5 Trips To Help Your Family Reconnect

Military families often struggle to reconnect as they navigate the transition to civilian life. In these situations, it is sometimes best to escape from the distractions and drudgery of daily life, load up the family car, and take a trip to our National Parks. With a bit of planning, it’s possible to visit the Parks without breaking the bank. Although they are climbing, gas prices are still relatively low and campground fees are often just $20 or less per night. If your family member is still on active duty or classified as a disabled veteran, your family may qualify for a free pass through the National Parks’ America The Brave program. For further inspiration, here is our top five list of National Parks along with additional sites to see along the way.

Yellowstone National Park 

Yellowstone is truly one of the most amazing places in the world. Every corner of the park offers a unique and inspiring experience, from the amazing hot springs at Old Faithful and Mammoth, to the magnificent views at Yellowstone Falls, to the relative tranquility of Yellowstone Lake and the Madison River. If you make the journey, we recommend a visit to the North Entrance, where you can see the old train station that greeted early visitors. Today it serves as the local library, with a friendly and knowledgeable staff who is more than happy to share the story of this historical building. Of course, no trip to Yellowstone is complete without a visit to nearby Teton National Park, with its awe inspiring views to the Teton Mountains and Jackson Lake. 

Joyce Kilmer Memorial Forest


While it is not part of the Park Service, Joyce Kilmer Memorial Forest offers an amazing window into our past. One of the last remaining old growth forests east of the Mississippi, Joyce Kilmer allows you to sense the wonder of early explorers who thrilled at the majestic towering forests and rick ecological diversity of North America. It time allows, plan a side excursion to nearby Bryson City for a fun family float down the Nantahala River.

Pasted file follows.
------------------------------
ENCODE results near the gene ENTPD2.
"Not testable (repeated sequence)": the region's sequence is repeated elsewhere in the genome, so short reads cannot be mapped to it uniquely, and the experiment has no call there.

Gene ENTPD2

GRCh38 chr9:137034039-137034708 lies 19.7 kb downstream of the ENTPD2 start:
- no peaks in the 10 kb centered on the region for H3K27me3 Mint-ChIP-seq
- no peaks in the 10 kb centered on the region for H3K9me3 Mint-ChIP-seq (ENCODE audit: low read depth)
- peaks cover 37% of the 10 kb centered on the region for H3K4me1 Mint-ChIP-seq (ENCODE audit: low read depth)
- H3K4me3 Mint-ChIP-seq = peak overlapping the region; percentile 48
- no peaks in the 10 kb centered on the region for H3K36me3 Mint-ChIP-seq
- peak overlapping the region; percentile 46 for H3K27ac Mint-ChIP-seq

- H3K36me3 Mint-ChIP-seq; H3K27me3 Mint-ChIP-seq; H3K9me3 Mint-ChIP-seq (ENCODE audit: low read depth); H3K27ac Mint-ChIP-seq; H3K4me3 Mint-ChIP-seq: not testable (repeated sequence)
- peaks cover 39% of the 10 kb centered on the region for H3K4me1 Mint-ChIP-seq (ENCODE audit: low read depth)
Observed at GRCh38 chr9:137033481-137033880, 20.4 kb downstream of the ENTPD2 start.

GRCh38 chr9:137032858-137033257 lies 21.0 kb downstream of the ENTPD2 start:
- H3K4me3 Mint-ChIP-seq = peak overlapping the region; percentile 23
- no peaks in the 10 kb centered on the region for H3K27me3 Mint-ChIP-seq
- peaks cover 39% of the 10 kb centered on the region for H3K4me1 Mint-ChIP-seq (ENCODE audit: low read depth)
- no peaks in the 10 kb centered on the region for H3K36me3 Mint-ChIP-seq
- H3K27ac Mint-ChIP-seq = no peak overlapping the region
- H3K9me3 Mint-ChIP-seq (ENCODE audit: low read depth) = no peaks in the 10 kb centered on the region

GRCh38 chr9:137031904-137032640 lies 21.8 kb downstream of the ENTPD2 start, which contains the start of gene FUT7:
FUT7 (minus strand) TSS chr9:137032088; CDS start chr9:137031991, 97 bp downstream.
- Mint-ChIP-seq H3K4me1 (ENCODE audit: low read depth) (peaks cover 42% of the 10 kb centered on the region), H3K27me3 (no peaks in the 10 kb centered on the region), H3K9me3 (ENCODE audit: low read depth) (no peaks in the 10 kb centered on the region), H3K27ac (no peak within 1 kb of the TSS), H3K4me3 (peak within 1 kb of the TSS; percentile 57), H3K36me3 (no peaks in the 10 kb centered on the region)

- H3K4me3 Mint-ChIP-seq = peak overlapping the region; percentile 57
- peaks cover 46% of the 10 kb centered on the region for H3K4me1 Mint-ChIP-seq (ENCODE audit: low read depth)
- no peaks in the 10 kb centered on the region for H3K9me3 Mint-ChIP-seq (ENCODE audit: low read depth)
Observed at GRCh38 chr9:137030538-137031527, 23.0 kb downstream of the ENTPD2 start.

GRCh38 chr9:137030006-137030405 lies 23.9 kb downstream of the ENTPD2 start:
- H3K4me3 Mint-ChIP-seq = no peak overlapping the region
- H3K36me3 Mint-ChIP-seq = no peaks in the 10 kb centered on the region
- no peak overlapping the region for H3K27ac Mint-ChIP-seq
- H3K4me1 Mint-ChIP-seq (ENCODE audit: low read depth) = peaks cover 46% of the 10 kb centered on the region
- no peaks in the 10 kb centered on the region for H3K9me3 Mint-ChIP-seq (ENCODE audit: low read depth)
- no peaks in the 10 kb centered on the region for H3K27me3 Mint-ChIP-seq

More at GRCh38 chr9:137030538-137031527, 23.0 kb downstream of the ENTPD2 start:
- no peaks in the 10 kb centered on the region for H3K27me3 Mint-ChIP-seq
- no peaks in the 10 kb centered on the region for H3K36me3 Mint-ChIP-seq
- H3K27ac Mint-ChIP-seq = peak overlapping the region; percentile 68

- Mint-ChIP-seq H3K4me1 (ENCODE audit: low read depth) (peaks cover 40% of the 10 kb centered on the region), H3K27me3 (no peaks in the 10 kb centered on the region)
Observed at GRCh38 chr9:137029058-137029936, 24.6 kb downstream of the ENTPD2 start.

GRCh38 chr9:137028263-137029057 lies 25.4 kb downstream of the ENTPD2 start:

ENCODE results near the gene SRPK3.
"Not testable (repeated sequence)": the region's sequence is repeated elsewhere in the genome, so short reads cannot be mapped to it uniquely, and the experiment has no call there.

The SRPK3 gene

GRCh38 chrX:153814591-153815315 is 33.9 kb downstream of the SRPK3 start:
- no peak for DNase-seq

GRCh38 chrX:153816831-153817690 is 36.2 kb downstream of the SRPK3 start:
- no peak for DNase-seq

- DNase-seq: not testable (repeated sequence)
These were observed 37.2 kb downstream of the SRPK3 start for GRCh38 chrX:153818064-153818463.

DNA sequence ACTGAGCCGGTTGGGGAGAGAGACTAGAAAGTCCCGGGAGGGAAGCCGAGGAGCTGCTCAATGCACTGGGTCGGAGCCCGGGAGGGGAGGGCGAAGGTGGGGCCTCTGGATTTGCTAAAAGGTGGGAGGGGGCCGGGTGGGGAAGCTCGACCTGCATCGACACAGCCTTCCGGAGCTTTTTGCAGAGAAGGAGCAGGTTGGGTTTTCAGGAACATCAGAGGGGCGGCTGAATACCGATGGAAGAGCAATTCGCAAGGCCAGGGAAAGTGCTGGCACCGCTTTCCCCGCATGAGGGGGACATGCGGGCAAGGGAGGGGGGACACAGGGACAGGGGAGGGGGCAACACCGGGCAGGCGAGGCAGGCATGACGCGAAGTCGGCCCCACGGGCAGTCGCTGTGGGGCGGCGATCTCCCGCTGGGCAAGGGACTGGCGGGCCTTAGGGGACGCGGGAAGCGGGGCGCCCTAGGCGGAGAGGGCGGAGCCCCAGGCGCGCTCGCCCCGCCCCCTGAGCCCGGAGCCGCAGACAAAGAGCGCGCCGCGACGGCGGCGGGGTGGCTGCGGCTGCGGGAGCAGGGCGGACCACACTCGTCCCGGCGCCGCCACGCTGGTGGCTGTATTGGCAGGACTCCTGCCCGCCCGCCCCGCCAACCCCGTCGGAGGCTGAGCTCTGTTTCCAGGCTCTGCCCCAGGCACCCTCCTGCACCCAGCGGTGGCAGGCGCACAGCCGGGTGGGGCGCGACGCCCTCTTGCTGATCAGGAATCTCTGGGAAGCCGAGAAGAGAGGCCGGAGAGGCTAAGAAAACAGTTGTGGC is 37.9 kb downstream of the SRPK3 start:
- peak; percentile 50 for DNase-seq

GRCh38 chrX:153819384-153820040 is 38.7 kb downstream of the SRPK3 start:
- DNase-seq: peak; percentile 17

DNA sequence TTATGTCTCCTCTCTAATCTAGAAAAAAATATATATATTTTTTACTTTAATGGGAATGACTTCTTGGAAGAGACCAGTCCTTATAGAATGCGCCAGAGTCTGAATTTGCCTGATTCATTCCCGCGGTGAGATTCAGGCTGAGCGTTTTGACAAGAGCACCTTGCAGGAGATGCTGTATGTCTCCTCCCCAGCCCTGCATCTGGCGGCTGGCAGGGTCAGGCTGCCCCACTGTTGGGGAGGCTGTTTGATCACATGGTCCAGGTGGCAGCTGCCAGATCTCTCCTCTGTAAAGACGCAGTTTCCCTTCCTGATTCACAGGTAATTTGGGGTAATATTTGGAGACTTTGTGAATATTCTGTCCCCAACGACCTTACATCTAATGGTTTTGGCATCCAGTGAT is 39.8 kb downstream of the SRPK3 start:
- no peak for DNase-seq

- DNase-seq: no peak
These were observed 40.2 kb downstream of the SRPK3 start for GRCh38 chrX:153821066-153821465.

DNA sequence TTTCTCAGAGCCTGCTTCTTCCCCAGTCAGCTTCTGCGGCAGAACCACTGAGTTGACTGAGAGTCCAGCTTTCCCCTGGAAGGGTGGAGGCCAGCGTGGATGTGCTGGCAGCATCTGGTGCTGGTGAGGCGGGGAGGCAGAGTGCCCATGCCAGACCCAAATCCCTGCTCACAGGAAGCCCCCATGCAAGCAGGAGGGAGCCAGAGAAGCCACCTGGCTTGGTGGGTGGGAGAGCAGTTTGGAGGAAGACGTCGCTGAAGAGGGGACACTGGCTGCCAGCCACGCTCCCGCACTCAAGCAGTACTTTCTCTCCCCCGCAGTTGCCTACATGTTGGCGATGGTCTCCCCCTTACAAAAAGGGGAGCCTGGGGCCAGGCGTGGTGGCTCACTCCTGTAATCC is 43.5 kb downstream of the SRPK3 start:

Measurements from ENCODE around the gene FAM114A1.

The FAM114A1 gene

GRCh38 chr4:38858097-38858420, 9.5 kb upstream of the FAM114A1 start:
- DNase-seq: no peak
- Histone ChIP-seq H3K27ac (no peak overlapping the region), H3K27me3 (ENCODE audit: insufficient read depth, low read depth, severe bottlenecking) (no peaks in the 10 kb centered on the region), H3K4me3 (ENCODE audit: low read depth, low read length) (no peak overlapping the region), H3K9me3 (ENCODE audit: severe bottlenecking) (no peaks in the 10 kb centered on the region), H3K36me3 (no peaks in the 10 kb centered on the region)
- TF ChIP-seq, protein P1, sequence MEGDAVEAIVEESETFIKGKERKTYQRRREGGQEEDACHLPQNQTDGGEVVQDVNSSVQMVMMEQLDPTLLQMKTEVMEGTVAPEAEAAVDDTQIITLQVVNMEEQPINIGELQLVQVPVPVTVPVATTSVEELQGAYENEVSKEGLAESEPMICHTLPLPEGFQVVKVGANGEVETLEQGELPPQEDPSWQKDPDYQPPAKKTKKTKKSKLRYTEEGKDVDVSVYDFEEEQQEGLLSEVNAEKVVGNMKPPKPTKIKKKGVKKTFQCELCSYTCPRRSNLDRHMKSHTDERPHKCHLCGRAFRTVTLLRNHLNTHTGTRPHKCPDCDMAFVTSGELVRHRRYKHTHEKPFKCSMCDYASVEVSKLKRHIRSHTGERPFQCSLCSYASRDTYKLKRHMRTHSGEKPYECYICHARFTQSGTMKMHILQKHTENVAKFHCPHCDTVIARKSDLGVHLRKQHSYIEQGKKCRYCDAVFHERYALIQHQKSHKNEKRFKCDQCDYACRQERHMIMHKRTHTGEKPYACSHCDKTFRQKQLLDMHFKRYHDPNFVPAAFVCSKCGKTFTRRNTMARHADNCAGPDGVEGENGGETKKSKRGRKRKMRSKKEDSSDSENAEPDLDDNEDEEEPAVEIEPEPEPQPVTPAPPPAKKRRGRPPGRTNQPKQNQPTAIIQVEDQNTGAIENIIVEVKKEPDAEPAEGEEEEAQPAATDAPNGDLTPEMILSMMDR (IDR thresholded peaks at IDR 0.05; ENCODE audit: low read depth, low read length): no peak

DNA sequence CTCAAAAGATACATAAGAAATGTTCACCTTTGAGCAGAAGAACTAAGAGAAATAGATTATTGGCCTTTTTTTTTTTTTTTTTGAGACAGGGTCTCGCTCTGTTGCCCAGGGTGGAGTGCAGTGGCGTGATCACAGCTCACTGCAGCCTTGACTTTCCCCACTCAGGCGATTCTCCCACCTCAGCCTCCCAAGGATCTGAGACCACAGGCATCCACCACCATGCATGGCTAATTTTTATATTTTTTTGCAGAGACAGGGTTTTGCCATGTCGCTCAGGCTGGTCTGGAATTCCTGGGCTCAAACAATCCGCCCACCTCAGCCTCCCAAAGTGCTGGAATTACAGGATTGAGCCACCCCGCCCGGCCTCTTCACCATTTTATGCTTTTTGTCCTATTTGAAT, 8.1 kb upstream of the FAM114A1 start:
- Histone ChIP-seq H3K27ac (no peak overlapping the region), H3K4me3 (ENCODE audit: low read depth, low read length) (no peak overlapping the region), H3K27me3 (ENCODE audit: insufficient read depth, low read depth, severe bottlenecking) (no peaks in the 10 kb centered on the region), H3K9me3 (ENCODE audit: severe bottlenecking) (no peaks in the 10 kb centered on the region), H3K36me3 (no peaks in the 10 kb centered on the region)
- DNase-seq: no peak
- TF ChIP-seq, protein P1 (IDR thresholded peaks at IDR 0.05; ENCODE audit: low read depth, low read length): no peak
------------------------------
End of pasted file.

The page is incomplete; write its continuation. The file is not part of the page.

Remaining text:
Mesa Verde National Park

Mesa Verde is the Tikal or Machu Picchu of North America. The sheer scale and sophistication of this ancient civilization is hard to fathom, particularly given its improbably setting against the red cliffs of the Colorado desert. Families can easily spend entire week exploring the ruins and the surrounding area. If you tire of the arid desert vistas, take a trip North along the lush Dolores River, where you will find ample camping possibilities within walking distance of the river. 

Rocky Mountain National Park

Just a short drive from the hustle and bustle of Denver, Rocky Mountain National Park offers exceptional hiking, camping, fishing, and wildlife viewing opportunities. A drive over Trail Ridge Road offers breathtaking views of 14,000 foot peaks and opportunities to see mountain goats, big horn sheep, elk, and marmot. If you are in the area, take a trip to the Stanley Hotel where they shot the exterior scenes for The Shining. If you have young children, a trip to the Fort Collins Museum of Discovery will provide a memorable experience. So too will a trip over Cameron Pass, with its moose and stunning views of the mountain peaks that line the boundary of Rocky Mountain National Park. 

The Oregon Coast, From Astoria to Coos Bay

It is easy to travel and camp along the Oregon coast, with its picture postcard lighthouses, impossible cliffs, and quaint fishing towns. To the north, you can explore abandoned WWII forts and see a recreation of Fort Clatsop, where Lewis and Clark prepared for the long journey home. High-quality State and National Forest campgrounds are abundant and affordable. If you tire of the ocean scenery, take a drive up the Columbia River Gorge, where you can visit the Bonneville Dam and view breathtaking waterfalls. Just a short drive from Portland, Hood River offers a fun opportunity for the family to watch wind surfers, pick fresh berries, and soak in the majestic views of Mount Hood. 

Dallas BlaneyComment